OREANDA-NEWS. Emerging markets (EMs) are becoming an increasing source of risk to global growth as the collapse in commodity prices and political shocks exacerbate a secular slowdown, Fitch Ratings says in a new report.

Our latest forecast for global growth of 2.3% in 2015 is the weakest since the global financial crisis in 2009. Against this backdrop, the Fed's looming tightening of monetary policy after an unprecedented period of historically low rates will add to the macroeconomic and external financing pressures on EMs.

EM bonds were boosted in the last decade by international investors' search for yield and increased funding disintermediation in local debt markets. This makes EM borrowers vulnerable to rising US rates and the reversal of previously strong capital flows.

Fitch reviewed 19 EM countries, selected based on their weights in the J.P. Morgan EMBI and CEMBI indices, to identify cross-sector sensitivities to rising US rates. All but one are rated investment grade but almost one-third are on the edge at 'BBB-'.

Turkish issuers stand out as most exposed across all main sectors, although many of these risks are longstanding and the country has weathered adverse conditions in the past. Latin American countries, notably Brazil, also face challenges, but mainly due to weakening fundamentals rather than high levels of unhedged US dollar funding.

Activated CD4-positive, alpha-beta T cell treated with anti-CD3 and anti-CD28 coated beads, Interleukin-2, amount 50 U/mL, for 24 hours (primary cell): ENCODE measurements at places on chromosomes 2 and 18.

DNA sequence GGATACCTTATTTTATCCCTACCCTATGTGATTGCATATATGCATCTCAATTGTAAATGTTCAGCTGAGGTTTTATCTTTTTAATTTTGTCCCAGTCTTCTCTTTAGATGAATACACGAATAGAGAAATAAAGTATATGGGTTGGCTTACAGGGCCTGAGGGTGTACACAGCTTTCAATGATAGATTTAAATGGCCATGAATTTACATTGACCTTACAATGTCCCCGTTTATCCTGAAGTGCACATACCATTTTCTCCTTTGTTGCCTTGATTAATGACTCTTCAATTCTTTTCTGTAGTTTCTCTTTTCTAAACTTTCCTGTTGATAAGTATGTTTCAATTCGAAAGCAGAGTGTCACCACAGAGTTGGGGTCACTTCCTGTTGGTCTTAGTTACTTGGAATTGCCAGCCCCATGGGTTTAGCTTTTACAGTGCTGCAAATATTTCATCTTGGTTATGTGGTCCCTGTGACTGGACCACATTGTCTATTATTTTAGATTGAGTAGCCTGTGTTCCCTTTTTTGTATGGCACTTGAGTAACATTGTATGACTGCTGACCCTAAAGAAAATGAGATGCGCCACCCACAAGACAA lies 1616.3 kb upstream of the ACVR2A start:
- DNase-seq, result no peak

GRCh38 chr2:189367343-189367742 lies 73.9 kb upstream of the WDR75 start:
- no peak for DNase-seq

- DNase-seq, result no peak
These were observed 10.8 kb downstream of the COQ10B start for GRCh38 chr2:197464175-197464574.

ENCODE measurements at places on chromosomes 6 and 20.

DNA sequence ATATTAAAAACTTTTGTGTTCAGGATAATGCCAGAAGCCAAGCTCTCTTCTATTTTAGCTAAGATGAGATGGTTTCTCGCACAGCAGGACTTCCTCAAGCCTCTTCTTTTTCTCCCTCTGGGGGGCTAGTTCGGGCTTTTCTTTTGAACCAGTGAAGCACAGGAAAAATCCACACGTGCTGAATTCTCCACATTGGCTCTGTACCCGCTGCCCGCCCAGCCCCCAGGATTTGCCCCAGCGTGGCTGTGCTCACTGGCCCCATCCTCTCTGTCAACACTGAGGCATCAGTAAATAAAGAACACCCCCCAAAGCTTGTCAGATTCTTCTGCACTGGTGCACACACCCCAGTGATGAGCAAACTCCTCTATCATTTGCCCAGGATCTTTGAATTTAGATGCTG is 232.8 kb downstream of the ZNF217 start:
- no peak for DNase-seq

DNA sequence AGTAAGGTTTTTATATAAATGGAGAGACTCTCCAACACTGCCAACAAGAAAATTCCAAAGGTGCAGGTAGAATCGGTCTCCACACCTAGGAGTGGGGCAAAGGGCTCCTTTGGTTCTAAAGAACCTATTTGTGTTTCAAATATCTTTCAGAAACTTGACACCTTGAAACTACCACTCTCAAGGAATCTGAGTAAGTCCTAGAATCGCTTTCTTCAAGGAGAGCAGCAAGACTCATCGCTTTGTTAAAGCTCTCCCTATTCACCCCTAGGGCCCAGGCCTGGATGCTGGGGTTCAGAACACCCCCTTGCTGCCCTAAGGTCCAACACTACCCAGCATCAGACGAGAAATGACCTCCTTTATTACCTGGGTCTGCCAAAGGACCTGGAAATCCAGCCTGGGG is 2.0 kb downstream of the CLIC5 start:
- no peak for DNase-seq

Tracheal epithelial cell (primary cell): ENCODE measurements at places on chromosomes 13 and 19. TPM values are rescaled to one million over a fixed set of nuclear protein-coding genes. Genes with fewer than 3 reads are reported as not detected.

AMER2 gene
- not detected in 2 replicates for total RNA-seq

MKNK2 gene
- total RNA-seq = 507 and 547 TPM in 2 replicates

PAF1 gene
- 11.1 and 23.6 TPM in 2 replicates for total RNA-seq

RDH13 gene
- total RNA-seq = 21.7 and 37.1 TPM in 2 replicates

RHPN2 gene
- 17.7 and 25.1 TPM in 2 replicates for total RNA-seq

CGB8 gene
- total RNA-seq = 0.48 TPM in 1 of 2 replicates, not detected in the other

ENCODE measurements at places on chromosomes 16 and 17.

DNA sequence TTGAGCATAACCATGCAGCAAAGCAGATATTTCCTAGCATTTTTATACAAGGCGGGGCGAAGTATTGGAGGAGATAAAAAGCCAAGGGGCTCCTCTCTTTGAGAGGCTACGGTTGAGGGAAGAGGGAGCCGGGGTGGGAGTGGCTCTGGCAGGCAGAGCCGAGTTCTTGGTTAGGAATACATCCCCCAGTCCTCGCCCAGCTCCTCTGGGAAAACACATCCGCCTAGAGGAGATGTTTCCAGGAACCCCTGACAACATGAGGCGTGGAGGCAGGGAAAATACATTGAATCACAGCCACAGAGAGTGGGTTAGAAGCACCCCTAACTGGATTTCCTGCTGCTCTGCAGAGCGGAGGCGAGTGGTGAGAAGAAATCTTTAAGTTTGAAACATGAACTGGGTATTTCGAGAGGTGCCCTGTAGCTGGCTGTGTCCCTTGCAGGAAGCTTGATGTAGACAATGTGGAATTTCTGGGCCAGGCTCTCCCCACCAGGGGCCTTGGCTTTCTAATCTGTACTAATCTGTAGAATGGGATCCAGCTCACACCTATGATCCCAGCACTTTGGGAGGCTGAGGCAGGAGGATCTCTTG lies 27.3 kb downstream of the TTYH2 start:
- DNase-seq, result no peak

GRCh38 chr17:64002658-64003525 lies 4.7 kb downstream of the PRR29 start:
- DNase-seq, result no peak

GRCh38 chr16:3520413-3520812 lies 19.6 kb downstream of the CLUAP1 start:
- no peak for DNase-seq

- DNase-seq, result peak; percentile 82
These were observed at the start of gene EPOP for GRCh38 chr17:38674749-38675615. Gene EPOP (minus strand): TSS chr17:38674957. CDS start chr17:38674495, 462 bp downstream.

In general, EM sovereign credit fundamentals improved in the past decade, with rising foreign-currency reserves, more countries having floating exchange rates, a higher proportion of government debt in local currencies and longer debt maturities. But there have been net downgrades of EM sovereigns in 2015 and Fed tightening is looming at a time when many EMs face slowing growth, lower commodity prices, weakening currencies and, in some cases, heightened political risk.

Some EM banks without high levels of dollar-denominated debt are looking forward to a US rate rise, which holds the promise of higher profitability. But for most banks any increased profitability is outweighed by risks, including the reduced ability of some sovereigns to support their banks, and pressure on asset quality and capital.

Within the corporate sector, highly leveraged companies with US dollar-denominated debt, operating expenses and/or capex are most exposed - especially those lacking US dollar revenues and/or balance sheet hedging. Sector bubbles continue to inflate and burst, such as in steel, sugar and ethanol, and small commodity companies.

The report, "Fed Lift-Off: Emerging-Market Cross-Sector Risks", is available on www.fitchratings.com.